Tebow or Not Tebow
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Tebow or Not Tebow
Mom with a View

Tebow or Not Tebow

Why Tim Tebow makes us feel uncomfortable.

by

I have become a Tim Tebow fan. Although I only watch the highlights on my computer, he has certainly added a new level of excitement to the game. But it’s not really his (questionable?) football skills I’m a fan of. It’s the person underneath, the poised young man who seems to be kind, generous and thoughtful.

I was especially moved by the fact that, after meeting a young fan who was suffering from a brain tumor and its associated ailments, he invited her to be his guest the next evening at an awards ceremony and walk down the red carpet with him. That’s not the kind of story you usually hear about football players and women! He seems to combine leadership with humility (which is certainly a Jewish tradition), yet he also makes people completely crazy! “Too much genuflecting.” “Too much talk of God.” “Too much religion.”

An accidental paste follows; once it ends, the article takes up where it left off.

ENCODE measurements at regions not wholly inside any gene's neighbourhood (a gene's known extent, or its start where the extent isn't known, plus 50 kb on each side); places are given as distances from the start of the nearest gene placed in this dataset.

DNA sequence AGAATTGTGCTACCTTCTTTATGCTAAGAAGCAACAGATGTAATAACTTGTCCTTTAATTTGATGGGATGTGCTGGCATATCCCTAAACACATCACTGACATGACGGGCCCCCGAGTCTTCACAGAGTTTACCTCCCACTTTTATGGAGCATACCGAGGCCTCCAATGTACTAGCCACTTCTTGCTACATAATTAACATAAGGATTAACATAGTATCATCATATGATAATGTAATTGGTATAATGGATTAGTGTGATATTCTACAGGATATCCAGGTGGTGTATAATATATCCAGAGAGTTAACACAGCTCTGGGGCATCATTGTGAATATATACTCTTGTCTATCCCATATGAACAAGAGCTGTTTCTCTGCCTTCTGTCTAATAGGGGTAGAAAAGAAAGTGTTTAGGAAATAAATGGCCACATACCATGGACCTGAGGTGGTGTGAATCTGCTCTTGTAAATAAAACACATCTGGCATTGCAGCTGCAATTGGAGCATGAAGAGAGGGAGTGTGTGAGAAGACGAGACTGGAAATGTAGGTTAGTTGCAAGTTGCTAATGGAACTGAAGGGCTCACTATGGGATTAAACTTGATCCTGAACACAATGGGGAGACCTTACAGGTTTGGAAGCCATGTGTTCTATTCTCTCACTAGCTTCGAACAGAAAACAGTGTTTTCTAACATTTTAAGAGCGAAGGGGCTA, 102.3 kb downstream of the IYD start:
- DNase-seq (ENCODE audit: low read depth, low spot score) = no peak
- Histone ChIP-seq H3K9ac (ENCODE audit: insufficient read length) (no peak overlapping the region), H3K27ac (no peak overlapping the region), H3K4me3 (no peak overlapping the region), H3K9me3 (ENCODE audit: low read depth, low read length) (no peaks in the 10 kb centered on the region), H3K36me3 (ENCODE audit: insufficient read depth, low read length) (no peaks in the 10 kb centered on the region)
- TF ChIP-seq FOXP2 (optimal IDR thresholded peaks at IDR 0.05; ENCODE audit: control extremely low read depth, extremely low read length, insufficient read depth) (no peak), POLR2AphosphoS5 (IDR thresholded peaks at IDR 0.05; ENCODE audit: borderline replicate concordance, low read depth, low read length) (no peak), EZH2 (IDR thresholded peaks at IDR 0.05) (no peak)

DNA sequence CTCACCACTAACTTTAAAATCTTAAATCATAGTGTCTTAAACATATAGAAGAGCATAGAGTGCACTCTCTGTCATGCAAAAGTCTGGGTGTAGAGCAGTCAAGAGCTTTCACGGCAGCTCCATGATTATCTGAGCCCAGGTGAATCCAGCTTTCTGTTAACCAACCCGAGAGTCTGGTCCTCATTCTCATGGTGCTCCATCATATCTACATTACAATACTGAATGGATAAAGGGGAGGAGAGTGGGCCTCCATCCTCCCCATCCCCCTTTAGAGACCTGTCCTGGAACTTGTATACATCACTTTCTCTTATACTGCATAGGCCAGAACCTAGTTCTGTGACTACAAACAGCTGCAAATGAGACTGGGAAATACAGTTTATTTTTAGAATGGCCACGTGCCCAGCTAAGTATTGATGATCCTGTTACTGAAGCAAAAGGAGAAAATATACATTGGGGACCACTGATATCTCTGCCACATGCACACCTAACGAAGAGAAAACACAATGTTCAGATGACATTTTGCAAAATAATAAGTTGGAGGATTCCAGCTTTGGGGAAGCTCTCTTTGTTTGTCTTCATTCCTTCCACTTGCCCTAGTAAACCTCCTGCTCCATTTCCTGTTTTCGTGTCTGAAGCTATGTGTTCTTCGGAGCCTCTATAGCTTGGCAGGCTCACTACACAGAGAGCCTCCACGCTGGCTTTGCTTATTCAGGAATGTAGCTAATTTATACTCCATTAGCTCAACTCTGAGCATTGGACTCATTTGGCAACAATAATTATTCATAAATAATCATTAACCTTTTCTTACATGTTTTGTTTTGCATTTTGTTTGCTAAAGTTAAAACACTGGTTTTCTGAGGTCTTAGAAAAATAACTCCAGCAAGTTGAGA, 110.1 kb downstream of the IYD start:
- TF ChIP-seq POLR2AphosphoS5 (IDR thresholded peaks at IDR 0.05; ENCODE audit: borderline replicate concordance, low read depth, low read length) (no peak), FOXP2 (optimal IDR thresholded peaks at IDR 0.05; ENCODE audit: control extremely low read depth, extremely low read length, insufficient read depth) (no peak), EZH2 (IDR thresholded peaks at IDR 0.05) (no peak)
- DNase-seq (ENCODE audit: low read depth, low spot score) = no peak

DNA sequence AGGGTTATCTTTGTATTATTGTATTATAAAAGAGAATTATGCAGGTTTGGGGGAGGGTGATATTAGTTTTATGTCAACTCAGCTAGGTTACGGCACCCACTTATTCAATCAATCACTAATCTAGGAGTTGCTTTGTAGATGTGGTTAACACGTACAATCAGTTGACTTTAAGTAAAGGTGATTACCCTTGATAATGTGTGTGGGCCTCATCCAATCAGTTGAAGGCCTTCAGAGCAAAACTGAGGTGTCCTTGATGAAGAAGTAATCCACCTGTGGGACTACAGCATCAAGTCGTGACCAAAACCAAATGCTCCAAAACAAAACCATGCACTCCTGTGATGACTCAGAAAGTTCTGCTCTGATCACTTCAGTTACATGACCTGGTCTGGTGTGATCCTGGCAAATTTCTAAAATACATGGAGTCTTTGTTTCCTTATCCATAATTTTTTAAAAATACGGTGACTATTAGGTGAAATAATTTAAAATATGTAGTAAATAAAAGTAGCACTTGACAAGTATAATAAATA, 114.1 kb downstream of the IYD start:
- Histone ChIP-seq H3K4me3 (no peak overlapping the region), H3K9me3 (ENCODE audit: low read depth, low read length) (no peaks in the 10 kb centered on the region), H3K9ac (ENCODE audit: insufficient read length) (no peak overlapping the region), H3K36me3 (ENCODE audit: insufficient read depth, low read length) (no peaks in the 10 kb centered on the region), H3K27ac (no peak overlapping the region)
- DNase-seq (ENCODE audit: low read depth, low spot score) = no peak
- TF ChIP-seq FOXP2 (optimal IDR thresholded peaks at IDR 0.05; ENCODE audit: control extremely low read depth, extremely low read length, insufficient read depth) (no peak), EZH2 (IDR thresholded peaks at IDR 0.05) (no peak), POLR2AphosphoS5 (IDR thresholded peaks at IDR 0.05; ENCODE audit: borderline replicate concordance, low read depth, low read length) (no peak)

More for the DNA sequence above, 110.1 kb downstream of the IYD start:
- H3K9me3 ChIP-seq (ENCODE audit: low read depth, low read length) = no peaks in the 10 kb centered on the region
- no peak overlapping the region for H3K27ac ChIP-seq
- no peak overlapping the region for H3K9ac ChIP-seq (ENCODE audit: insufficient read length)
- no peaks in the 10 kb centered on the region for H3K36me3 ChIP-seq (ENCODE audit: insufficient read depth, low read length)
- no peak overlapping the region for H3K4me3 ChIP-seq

Which begs the question – how much is too much? Who decides and what are the criteria?

When former Broncos quarterback Jake Plummer said he wished Tebow would “just shut up after a game” and not praise the Almighty every time he makes a good play, Tebow responded brilliantly: “…if you’re married and you’re a (husband), is it good enough to only say you love her on the day you get married or should you tell her every single day when you wake up and have an opportunity?” Come on girls; we know it’s every day and every possible moment! His point is obvious.